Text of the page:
BIONEERS: This divisiveness and the “shadow side” coming to light seems to have created a disintegration of the public conversation, of public dialogue. “Dialogue” may not even be the right word, because people are just sort of yelling at each other.

TERRY: I don’t even know what we do when the rule of law is not respected, when you realize that the open space of democracy has remained open out of decency and a respect of one’s word and integrity, and that is no longer. If you are sent a subpoena, it doesn’t matter. That’s what worries me, is that there is no democracy if there is no respect for the law. And I don’t know what that outcome will be, if that’s taken to its limit. We’ve never been here before.

That’s one of the things I’ve been thinking about these past few years: the idea of erosion. We live in an erosional landscape. We have four directions that are deeply marked to the south, the LaSalle Mountains; to the north, the Colorado River running red, carrying the sediments of sandstone to the ocean; to the west, Porcupine Rim holding the last light of day; and to the east, Castleton Tower, this wonderful monolith of free-standing wingate sandstone that has a pulse. We live in an erosional landscape. It’s not unusual at night to hear what sounds like a bomb, and you realize one of the cliffs has fallen or a boulder has rolled.

Then I started thinking: How does erosion play out in our own lives? The erosion of democracy? The erosion of decency? The erosion of compassion? The erosion of belief, of the body, of time? And I really believe that we are eroding and evolving at once, and that’s not a bad thing. That erosion takes stone to its essence. We see the stratigraphy of deep time in the Grand Canyon through all of the different layers, even the Vishnu shifts three billion years of time. It’s hard for us to even comprehend that.

We, too, are eroding as a nation. And I hope that we will be weathered to our essence of what it means to be human at this moment in the climate crisis.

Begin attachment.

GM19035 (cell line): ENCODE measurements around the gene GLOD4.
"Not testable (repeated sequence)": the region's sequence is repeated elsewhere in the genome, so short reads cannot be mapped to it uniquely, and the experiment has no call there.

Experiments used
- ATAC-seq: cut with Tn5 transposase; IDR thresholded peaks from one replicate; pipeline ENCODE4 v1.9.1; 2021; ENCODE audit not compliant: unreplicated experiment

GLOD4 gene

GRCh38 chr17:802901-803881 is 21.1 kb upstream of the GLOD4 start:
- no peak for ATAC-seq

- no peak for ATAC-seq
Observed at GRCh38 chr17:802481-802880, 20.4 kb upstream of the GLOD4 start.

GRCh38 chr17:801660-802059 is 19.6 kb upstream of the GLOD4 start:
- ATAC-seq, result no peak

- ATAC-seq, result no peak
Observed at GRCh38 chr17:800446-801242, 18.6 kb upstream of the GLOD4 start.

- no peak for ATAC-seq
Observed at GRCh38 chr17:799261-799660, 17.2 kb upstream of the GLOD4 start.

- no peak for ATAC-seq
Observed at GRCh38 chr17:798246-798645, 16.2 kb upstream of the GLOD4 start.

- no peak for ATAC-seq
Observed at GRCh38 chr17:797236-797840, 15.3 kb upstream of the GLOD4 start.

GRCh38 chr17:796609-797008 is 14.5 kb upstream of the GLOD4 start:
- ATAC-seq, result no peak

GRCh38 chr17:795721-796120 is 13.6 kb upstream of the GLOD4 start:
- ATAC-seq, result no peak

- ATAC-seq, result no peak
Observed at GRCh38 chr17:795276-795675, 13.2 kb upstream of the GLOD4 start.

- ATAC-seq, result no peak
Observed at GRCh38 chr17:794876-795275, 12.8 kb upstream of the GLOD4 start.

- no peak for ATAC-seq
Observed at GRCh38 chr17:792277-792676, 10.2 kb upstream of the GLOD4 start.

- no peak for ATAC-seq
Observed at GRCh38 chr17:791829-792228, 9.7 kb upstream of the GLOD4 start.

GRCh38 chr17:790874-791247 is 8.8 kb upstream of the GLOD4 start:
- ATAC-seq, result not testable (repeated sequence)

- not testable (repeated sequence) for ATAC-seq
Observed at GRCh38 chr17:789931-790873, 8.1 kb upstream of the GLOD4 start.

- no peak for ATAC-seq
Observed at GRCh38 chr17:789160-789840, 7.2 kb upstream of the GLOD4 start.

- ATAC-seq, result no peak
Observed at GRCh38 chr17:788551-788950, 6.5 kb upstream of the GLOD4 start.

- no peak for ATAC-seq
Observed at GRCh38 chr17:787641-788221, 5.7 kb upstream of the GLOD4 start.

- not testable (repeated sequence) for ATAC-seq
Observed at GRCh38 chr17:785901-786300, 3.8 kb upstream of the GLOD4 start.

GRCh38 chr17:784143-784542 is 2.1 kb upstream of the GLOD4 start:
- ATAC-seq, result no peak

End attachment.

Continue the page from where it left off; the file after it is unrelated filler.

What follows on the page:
BIONEERS: What role do you feel that love – all of the different kinds of love – can play in bringing that about?

TERRY: I think everything I do has to do with love. If you talk to any activist or if we get to the heart of what it means to be a citizen engaged, it is about love – a love of justice, a love of equity, a love of fairness. And certainly the work that I’ve been doing regarding public lands is deeply about love – a love of place, a love of wildness, a love of other species. We’re not the only species that lives and breathes and grieves and loves on this planet.

We are all experiencing so much grief in terms of what is being lost, and the suffering that is occurring in real time, in real places. And grief is love.

I think about anger as also a sibling to grief. I’m constantly asking myself: How do I take my anger and transform it into sacred rage? What does that look like? Where do you take it? And if I’m honest, I think I write out of my anger often. But if you go deeper, I write out of my love and questions.

BIONEERS: Stepping back, how do you feel at this moment about the trajectory of your work, and writing and speaking? How have you grown through the process?

TERRY: I think it is an evolution. And certainly, with this last book, Erosion: Essays of Undoing, there’s no embroidery here. It’s raw. In many ways it’s dark. It’s an erosion of my own person, whether it was the loss of my job at the University of Utah based on a political act of purchasing oil and gas leases, or whether it was my brother’s death by suicide. He hung himself in 2018. Those are deeply, deeply erosional moments in my life.

I write to make sense of what I don’t understand. So this book, as I say, it’s raw, it’s real, it’s…I don’t remember ever writing so truly as I have here. In other books, I think I’ve been saved by the structure. I have a wild mind, and the structure holds that mind. But what you see is what you get in this latest collection, and I think that’s where we all are. We don’t have time to mess around, or to be clever, or to be metaphorical. Or at least I don’t. I just wanted to tell it straight and to tell it true, through story.

BIONEERS: You’ve talked about how you try to embrace paradox. What’s important to you about being able to do that? And could you share an example of when the need to do that became evident to you.